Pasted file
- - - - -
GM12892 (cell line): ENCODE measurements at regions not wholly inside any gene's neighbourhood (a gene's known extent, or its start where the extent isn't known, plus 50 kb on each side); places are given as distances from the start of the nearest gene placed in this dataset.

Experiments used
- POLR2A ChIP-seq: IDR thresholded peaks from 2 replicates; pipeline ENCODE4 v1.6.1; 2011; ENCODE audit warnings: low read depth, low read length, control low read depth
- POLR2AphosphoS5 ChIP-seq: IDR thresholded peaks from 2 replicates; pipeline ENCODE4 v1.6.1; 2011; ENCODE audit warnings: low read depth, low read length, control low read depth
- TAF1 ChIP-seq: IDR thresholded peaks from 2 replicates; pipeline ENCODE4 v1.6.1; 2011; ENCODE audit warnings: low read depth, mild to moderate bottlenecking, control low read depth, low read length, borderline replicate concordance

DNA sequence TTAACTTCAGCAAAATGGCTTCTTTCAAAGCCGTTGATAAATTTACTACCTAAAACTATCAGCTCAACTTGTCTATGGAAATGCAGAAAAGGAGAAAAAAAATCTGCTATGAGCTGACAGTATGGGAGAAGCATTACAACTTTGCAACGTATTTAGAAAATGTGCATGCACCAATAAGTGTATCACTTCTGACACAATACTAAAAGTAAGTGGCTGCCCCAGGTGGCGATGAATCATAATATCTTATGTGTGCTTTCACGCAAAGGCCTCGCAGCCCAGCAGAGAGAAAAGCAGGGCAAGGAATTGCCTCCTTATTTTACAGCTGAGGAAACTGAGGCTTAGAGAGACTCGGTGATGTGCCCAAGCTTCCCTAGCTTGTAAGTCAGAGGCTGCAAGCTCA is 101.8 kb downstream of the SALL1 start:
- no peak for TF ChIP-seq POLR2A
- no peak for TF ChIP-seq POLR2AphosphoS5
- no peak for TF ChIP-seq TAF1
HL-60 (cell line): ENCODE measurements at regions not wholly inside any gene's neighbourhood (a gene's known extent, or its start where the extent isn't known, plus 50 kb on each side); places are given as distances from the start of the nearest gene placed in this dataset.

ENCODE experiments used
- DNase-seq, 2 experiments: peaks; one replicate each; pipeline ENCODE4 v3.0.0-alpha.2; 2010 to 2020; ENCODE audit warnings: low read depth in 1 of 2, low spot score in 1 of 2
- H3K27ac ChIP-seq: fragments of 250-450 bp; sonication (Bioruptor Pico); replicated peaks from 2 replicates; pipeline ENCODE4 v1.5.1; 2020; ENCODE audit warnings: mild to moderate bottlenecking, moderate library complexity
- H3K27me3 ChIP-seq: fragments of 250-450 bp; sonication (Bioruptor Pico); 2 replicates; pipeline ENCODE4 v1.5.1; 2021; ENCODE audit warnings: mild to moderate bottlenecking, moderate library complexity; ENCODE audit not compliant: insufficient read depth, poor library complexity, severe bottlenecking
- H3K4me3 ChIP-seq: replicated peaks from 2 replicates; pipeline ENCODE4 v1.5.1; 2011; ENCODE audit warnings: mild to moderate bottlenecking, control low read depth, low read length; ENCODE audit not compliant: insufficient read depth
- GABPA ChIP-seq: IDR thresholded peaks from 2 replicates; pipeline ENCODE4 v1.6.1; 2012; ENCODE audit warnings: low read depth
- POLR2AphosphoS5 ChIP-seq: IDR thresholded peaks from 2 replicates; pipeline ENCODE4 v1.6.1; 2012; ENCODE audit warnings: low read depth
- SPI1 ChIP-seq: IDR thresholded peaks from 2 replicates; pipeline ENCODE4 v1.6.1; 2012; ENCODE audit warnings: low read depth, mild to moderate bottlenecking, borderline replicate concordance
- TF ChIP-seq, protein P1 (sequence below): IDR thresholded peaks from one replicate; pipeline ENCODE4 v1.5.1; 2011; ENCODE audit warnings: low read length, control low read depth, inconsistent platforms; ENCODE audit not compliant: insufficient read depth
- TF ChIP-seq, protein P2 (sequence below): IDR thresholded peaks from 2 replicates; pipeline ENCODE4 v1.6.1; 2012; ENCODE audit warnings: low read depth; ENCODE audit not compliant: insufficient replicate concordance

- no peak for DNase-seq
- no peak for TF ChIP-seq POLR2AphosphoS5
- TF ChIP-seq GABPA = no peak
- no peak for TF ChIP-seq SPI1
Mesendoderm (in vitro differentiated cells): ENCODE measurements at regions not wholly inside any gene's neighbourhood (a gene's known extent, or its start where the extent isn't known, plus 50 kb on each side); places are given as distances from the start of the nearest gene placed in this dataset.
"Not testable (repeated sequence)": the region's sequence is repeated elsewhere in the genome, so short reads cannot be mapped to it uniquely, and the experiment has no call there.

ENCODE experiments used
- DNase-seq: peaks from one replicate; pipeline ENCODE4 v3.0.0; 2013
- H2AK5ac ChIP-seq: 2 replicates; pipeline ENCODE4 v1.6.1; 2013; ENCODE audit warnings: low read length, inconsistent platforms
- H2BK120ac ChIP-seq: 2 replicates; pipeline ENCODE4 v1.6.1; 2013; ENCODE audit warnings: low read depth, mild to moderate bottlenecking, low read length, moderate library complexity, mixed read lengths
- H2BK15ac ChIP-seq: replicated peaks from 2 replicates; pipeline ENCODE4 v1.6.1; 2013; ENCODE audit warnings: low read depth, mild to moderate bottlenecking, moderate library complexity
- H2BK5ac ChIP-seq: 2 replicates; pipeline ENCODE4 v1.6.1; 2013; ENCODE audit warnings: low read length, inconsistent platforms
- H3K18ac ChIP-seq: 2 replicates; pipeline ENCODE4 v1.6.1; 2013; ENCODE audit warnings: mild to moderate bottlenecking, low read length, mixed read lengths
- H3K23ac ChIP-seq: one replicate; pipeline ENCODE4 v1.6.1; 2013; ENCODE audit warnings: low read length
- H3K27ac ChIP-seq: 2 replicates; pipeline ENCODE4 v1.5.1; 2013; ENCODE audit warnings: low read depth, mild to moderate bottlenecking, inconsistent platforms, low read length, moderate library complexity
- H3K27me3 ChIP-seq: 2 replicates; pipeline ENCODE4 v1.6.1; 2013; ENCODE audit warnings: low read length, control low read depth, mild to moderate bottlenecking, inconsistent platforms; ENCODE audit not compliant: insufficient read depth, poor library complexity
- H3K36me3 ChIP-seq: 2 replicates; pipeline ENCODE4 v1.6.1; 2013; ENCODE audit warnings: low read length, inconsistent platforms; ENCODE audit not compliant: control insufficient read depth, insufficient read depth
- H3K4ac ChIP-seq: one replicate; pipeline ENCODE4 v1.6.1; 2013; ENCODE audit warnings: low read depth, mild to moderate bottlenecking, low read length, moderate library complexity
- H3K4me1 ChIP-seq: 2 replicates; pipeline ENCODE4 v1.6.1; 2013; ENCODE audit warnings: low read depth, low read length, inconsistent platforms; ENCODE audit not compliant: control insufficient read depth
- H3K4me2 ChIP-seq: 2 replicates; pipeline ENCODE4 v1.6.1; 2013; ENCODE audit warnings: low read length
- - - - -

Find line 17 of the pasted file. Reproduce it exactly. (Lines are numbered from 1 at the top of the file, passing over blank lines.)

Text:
- POLR2AphosphoS5 ChIP-seq: IDR thresholded peaks from 2 replicates; pipeline ENCODE4 v1.6.1; 2012; ENCODE audit warnings: low read depth